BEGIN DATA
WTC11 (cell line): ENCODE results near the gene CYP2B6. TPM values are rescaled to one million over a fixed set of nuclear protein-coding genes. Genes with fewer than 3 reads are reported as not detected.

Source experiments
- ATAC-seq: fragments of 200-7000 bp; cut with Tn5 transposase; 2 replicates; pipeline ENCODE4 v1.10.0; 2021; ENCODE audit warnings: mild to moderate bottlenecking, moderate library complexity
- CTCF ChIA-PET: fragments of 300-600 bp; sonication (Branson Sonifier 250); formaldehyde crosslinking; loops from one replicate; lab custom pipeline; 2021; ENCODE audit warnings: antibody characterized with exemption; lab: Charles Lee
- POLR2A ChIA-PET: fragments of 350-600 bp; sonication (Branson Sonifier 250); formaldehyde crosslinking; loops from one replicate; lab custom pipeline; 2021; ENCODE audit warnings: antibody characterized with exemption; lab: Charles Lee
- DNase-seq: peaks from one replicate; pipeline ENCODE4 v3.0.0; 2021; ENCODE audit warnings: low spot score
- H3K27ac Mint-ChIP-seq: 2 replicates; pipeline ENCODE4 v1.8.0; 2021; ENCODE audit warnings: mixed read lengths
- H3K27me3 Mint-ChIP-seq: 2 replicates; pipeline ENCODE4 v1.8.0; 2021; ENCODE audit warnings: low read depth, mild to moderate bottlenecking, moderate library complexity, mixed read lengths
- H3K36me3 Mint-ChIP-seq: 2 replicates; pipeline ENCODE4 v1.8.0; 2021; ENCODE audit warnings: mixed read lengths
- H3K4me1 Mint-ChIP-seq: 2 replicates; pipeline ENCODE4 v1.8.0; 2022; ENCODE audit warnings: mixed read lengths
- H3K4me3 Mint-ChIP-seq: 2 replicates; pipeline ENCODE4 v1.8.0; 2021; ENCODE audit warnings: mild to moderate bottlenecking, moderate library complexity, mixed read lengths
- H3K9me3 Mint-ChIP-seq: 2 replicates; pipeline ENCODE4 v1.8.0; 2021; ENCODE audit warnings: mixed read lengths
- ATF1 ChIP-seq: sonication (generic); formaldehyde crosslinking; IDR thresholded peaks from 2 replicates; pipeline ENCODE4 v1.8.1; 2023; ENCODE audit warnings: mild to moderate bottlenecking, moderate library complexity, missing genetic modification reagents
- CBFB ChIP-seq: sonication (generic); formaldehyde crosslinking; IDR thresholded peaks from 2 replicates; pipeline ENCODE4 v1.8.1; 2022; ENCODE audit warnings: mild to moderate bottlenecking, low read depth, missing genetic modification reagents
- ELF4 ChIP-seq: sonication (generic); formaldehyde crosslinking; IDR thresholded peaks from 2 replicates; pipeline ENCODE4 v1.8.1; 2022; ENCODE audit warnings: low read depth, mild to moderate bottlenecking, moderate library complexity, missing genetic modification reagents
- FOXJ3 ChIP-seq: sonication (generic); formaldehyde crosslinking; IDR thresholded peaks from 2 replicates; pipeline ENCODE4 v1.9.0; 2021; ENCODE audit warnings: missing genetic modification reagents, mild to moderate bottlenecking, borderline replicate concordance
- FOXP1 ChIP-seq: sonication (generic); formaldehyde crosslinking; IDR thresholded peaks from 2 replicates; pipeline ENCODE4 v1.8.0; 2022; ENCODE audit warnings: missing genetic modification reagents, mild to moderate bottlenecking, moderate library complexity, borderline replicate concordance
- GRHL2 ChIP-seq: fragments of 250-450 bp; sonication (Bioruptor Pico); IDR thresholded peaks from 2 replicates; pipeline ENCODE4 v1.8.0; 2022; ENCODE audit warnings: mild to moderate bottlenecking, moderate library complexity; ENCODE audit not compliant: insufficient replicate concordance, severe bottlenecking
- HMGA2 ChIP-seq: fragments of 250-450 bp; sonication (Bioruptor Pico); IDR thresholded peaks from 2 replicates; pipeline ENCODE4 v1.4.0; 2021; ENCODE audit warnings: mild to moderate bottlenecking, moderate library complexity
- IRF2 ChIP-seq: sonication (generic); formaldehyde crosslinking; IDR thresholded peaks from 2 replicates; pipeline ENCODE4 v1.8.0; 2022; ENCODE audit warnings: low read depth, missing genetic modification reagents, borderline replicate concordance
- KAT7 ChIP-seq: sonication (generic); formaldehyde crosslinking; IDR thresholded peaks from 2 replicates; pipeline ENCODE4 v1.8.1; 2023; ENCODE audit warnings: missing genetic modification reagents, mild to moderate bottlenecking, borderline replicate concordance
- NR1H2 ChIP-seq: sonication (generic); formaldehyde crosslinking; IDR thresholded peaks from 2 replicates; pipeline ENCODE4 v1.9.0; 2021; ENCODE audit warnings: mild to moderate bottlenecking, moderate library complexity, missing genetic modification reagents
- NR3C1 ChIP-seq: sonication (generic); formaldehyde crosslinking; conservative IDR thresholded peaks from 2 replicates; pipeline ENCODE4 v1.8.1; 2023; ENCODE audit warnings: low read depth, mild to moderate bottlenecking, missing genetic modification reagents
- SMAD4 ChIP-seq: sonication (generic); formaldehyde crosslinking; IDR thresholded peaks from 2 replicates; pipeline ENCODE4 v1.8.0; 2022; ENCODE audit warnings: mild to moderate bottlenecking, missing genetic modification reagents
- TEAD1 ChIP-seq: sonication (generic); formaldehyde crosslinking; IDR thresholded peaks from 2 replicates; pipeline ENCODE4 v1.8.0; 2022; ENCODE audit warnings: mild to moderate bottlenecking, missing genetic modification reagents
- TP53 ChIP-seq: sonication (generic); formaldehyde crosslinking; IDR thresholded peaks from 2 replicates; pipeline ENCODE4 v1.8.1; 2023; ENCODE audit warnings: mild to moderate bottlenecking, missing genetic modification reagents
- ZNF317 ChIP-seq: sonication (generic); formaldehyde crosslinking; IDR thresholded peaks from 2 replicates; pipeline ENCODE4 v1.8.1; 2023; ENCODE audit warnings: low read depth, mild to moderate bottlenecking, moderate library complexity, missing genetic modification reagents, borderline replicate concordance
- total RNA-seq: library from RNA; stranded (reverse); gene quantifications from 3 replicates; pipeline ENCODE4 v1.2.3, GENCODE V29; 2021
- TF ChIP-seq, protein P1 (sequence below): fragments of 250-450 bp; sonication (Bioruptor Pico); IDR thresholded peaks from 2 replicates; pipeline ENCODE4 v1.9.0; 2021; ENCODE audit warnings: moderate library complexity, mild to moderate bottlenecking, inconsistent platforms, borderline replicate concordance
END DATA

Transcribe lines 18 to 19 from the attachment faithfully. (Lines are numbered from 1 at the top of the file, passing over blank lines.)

- GRHL2 ChIP-seq: fragments of 250-450 bp; sonication (Bioruptor Pico); IDR thresholded peaks from 2 replicates; pipeline ENCODE4 v1.8.0; 2022; ENCODE audit warnings: mild to moderate bottlenecking, moderate library complexity; ENCODE audit not compliant: insufficient replicate concordance, severe bottlenecking
- HMGA2 ChIP-seq: fragments of 250-450 bp; sonication (Bioruptor Pico); IDR thresholded peaks from 2 replicates; pipeline ENCODE4 v1.4.0; 2021; ENCODE audit warnings: mild to moderate bottlenecking, moderate library complexity